As we enter the “age wave” with someone turning 65 every 8 seconds in this country, women immigrant in-home care workers are increasingly filling a critical gap for labor in the home care industry.
Yet many of these women are vulnerable to low wages and abuses because they are part of the 11 million of undocumented workers who labor in the shadows of our economy.
A new report by the Institute for Women’s Policy Research in collaboration with the Caring Across Generations campaign explores specific ways in which our immigration and visa system could be reformed to ensure a clear path to legalization for this critical workforce:
For most immigrant women who are in-home care workers, finding an employment-based legal path to come to the United States or a way to acquire legal status once here proves quite difficult. Few, if any, such paths are available for jobs in the care industry under the current immigration system. For immigrant care workers to have access to legal paths to employment, the U.S. system needs to change.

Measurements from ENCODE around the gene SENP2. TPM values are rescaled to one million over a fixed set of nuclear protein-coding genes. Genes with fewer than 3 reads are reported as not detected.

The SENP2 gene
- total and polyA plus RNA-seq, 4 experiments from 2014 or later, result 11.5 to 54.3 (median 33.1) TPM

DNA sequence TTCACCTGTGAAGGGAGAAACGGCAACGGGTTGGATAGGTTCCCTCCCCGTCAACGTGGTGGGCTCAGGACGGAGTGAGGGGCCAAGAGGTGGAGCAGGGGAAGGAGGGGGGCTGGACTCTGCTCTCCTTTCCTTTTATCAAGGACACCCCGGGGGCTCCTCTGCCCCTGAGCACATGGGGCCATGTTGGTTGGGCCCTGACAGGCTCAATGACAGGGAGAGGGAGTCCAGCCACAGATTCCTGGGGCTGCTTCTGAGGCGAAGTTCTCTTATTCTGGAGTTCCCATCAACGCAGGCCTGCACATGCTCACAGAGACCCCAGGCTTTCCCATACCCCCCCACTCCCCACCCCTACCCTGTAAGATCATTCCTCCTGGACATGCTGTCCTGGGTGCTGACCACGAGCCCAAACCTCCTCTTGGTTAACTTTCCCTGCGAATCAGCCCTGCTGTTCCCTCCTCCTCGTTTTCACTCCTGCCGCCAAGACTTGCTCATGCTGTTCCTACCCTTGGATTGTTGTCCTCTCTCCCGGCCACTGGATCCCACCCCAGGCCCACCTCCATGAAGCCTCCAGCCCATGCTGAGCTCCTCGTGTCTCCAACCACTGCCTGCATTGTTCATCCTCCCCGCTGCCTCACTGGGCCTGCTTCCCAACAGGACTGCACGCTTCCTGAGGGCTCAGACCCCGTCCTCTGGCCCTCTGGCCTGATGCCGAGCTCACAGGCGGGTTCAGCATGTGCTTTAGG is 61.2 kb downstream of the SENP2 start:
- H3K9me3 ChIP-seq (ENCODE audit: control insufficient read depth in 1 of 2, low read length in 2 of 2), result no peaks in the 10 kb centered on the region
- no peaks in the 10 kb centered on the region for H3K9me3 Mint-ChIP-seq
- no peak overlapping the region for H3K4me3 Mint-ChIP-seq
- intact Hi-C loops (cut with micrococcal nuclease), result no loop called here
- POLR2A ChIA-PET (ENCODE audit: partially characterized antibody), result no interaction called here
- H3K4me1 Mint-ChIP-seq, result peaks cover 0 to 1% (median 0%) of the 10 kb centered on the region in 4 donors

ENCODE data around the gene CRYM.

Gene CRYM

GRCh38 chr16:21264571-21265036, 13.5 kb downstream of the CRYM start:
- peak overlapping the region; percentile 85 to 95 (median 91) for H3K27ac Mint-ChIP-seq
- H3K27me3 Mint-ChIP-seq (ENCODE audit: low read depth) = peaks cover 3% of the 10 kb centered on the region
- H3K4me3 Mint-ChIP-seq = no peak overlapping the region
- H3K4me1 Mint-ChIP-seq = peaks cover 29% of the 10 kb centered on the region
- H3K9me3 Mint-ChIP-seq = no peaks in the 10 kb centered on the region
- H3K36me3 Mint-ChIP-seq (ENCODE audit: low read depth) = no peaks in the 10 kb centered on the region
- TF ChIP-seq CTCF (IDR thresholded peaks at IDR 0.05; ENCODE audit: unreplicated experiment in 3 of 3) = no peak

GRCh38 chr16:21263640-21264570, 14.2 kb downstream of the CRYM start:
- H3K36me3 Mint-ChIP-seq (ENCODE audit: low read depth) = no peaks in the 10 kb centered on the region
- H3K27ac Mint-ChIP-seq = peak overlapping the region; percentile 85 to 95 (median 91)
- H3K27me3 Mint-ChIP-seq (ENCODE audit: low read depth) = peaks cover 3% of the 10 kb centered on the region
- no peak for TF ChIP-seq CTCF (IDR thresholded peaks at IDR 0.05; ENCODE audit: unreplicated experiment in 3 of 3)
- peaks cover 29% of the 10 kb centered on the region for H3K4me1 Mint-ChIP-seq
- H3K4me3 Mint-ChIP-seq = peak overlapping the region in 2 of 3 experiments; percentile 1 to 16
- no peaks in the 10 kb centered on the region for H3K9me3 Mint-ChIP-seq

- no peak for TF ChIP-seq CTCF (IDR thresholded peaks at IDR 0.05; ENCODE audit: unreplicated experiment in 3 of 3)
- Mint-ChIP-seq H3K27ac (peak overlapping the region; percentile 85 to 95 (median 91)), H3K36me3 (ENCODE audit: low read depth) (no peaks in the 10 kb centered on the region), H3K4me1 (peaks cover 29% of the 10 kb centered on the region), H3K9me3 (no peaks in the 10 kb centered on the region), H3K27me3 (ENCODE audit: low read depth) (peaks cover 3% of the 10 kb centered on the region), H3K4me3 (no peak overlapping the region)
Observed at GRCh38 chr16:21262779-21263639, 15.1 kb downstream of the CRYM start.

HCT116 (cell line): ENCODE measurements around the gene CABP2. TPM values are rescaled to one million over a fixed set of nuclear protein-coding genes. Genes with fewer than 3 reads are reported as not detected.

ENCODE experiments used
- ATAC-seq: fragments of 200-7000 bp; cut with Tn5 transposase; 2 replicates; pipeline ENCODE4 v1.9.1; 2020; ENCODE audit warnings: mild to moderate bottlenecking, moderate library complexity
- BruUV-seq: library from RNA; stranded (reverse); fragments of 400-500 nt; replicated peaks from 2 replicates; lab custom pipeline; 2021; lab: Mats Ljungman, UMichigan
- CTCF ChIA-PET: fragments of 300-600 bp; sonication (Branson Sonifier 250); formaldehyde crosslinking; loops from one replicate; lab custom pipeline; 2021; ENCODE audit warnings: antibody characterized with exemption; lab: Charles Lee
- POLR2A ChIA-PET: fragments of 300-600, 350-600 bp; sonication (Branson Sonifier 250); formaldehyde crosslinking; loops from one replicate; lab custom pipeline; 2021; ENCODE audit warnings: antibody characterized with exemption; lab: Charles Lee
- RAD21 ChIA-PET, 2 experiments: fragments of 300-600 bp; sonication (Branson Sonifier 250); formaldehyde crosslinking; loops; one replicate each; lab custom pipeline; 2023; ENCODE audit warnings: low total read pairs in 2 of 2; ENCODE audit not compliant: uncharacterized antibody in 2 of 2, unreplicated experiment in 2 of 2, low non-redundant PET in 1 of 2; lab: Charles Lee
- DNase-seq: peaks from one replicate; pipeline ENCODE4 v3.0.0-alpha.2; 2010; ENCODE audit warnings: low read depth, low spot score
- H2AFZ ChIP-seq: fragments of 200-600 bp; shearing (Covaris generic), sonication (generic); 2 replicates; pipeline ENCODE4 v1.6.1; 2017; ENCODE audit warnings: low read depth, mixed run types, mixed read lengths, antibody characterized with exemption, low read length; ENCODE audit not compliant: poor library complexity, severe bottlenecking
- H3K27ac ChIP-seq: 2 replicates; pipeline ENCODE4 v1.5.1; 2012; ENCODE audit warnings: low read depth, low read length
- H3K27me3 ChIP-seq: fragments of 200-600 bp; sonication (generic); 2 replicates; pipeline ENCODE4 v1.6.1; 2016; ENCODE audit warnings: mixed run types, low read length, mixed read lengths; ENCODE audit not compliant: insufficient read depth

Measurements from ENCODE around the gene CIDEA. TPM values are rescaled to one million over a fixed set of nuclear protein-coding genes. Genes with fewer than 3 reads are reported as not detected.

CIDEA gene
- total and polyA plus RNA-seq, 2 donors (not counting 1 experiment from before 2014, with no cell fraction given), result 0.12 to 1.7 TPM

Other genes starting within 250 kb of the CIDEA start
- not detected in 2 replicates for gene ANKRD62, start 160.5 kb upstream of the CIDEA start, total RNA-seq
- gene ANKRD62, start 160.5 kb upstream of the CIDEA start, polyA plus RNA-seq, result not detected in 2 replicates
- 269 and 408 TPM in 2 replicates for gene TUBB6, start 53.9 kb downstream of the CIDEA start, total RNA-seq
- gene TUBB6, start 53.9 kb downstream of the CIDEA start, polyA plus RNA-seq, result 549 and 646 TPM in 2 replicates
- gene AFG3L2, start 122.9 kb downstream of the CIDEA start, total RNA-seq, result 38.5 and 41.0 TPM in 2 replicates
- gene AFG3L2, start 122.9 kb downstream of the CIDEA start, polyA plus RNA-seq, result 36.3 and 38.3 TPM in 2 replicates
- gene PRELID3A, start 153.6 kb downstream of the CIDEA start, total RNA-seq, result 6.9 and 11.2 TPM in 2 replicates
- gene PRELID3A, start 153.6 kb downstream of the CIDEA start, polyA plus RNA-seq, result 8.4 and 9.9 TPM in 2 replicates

In his current outline for immigration reform, President Obama has stated that he believes immigration reform must include expedited citizenship for those with advanced degrees in science, technology, engineering or mathematics (STEM).
Immigrant care workers should be granted the same expedition – in recognition of the invaluable work these caregivers currently provide but also to ensure that we confront the care gap in a way the ensures dignity and quality care for workers and consumers.